On April 28, news broke that British cartoon character Peppa Pig had been banned by Douyin (抖音), one of China’s most popular short video streaming apps. Searches for the porcine character on Douyin now yield no results, despite the fact that only a few days ago, more than 30,000 videos could be found on the app under the hashtag “Peppa Pig.”
While Douyin has yet to issue a public statement, Sohu has noted that the animation character appeared on the top of the list of censored elements in Douyin’s community guidelines. Along with Peppa Pig, two viral songs — the 喊麦 (hǎnmài) songs《我是神经病》and 《我们喵星人 就是这么拽》, which loosely translate as “I Am Insane” and “We’re Cocky, That’s Who We Are,” respectively — were also banned from Douyin. (Hanmai — or “microphone shouting” — is a rap-like musical genre popularized by various Chinese livestream hosts; we wrote about it in February, when the words hanmai and MC were prohibited on certain platforms.)
Local news media suspect that Peppa Pig’s associations with “people of society” 社会人 (shèhuì rén), a colloquial term for gangsters, may have been the reason for Douyin’s content scrub. Peppa Pig, the children’s television series from which the character originates, was first imported to China in 2015 via CCTV, China’s state broadcaster. In recent years, its popularity has exploded astronomically. On streaming platform iQiyi, views of the animated series has reached over 13.4 billion views, and on Douban, the series boasts a high rating from viewers.
While the show was initially conceived as a cartoon targeting preschoolers, in China its reach has grown far beyond. The character has spawned thousands of memes and merchandising, including pink candy-dispensing watches and, more notably, Peppa Pig tattoos. Peppa Pig theme parks are also expected to open next year in Beijing and Shanghai.
Chinese millennials find the incongruity between the wholesome animated character and the rebellious nature of tattoos, commonly associated with gangsters and viewed in a more negative light in Chinese society, to be endearing, and have even invented a two-line rhyme for the seemingly incompatible relationship between the two:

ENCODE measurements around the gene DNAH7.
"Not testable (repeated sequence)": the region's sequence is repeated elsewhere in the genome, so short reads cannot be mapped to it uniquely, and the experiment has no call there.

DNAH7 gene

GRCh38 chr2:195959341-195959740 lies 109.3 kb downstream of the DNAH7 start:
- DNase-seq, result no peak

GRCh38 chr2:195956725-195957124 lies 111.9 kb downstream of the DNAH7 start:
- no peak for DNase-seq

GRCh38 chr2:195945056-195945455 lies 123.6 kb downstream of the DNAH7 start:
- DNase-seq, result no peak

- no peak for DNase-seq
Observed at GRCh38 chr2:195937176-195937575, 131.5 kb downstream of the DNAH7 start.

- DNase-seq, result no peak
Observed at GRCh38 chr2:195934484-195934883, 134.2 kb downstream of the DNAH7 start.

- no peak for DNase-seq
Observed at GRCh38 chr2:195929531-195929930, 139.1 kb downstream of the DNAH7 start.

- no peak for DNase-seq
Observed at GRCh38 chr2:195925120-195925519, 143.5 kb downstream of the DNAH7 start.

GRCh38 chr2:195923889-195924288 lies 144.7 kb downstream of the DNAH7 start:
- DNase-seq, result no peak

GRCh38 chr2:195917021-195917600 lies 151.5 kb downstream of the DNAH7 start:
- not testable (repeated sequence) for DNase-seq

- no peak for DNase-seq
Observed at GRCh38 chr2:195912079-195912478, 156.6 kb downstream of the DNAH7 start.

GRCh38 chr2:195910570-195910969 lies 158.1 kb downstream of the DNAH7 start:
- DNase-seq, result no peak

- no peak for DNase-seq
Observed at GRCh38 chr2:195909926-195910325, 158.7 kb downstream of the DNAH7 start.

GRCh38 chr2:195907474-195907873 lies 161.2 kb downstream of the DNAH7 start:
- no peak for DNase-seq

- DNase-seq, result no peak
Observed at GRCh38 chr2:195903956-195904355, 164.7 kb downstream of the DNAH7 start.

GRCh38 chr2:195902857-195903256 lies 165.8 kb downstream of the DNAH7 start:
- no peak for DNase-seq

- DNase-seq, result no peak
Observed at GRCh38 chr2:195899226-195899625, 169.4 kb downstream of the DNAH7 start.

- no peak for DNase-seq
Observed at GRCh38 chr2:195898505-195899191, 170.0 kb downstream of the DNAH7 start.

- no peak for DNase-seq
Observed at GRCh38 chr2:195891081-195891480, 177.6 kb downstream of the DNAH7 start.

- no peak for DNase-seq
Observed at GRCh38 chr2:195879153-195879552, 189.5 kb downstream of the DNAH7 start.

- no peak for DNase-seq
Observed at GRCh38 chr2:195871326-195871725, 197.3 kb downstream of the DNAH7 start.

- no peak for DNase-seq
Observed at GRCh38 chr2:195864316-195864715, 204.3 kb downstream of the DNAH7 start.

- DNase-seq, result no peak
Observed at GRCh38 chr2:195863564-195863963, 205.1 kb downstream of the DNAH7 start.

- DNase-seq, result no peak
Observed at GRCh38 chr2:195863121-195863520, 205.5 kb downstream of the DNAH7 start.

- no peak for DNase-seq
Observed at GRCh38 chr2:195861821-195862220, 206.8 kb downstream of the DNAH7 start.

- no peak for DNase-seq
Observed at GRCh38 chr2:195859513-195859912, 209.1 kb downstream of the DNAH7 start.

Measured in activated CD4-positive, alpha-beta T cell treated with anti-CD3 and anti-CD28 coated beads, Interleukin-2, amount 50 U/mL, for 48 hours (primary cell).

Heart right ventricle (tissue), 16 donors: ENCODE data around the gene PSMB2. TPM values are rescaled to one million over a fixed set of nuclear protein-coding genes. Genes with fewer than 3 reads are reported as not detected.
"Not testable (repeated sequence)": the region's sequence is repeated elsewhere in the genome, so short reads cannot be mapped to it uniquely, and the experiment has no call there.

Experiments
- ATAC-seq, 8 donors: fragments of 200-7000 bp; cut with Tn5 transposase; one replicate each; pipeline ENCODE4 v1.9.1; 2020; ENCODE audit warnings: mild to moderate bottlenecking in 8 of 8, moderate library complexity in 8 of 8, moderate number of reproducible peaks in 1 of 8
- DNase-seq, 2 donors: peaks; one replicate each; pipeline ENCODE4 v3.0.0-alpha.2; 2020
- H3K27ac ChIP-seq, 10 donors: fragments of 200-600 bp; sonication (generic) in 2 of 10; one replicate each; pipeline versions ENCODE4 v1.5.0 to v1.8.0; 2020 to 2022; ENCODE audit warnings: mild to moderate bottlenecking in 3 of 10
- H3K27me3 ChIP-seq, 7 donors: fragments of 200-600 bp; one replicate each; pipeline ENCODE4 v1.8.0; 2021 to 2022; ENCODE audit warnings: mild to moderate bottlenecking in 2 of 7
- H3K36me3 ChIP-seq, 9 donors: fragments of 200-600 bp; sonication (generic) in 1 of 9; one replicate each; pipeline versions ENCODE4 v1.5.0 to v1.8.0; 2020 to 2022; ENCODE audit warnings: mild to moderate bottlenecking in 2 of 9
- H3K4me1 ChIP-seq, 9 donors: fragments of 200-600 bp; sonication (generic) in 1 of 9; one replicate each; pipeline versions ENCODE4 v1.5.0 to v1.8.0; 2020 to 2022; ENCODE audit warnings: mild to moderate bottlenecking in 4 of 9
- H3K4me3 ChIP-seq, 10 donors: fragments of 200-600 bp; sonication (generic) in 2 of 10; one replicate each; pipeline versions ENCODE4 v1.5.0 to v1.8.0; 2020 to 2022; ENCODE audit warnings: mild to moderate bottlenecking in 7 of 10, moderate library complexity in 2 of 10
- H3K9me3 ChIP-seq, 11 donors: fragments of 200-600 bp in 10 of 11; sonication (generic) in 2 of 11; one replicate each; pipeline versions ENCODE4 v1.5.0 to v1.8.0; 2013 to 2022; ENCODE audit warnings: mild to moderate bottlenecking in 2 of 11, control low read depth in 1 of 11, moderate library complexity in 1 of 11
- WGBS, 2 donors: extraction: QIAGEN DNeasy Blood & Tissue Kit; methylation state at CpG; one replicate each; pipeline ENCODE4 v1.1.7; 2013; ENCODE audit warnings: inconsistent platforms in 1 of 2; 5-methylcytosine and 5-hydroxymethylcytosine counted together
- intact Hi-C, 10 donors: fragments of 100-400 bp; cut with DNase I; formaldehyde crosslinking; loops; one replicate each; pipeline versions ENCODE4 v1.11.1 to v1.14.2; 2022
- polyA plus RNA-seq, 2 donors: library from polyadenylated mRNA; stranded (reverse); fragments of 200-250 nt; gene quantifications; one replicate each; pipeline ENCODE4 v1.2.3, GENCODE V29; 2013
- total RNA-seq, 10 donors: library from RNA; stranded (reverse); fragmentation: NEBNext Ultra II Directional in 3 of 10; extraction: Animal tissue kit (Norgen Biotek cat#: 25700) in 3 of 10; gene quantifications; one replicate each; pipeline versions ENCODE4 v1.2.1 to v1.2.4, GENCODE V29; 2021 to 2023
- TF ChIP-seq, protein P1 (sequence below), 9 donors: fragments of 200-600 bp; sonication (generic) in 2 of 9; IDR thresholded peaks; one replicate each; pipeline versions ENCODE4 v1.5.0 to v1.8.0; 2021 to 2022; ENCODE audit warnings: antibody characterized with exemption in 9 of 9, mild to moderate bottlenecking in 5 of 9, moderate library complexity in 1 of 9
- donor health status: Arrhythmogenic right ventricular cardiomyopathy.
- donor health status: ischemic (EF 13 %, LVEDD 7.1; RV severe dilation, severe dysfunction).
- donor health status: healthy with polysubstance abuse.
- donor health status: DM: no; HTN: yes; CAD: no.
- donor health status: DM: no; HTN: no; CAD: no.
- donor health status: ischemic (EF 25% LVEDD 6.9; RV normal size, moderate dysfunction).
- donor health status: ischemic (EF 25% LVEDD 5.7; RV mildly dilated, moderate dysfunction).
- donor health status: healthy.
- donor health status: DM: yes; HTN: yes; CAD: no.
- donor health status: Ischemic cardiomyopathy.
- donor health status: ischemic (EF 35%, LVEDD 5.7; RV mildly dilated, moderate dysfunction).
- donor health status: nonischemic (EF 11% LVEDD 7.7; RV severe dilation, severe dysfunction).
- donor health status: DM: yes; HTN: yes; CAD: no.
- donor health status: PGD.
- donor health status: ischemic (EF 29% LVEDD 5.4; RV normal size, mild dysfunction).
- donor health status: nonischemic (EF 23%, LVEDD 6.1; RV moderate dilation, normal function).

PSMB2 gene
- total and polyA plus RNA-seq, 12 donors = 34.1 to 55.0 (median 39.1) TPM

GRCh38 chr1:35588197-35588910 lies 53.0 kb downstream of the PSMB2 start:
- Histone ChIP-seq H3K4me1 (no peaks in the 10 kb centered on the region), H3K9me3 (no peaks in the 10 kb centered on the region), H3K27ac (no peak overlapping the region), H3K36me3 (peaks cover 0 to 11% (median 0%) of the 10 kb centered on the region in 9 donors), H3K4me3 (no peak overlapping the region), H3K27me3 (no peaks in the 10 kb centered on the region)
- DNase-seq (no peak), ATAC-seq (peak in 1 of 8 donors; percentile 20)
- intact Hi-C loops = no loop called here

小猪佩奇身上纹 (xiǎozhū pèiqí shēnshang wén)
掌声送给社会人 (zhǎngshēng sòng gěi shèhuì rén)
Peppa Pig tattoo on the body
Give applause for people of society
Peppa Pig’s viral influence, however, has drawn some concern. A few days ago, People’s Daily, the Chinese government’s mouthpiece, expressed unease over the proliferation of counterfeit Peppa Pig merchandises. The author of the piece also questioned whether a frenzied chasing of fads, in this case Peppa Pig accessories, might have a detrimental effect on young children.
There’s still no telling whether Douyin’s ban of Peppa Pig was a preemptive act of self-censorship or if the move was made in compliance with pressure from the Chinese government. In the past few months, China’s media regulator has increased its supervision of online content. Last month, short video streaming apps faced backlash from People’s Daily when the paper accused these platforms of disseminating “offensive and obscene” content. And earlier this month, the State Administration of Radio and Television shuttered Neihan Duanzi (内涵段子), a jokes app owned by Bytedance — the same Chinese technology company that owns Douyin — on accounts of “vulgarity.”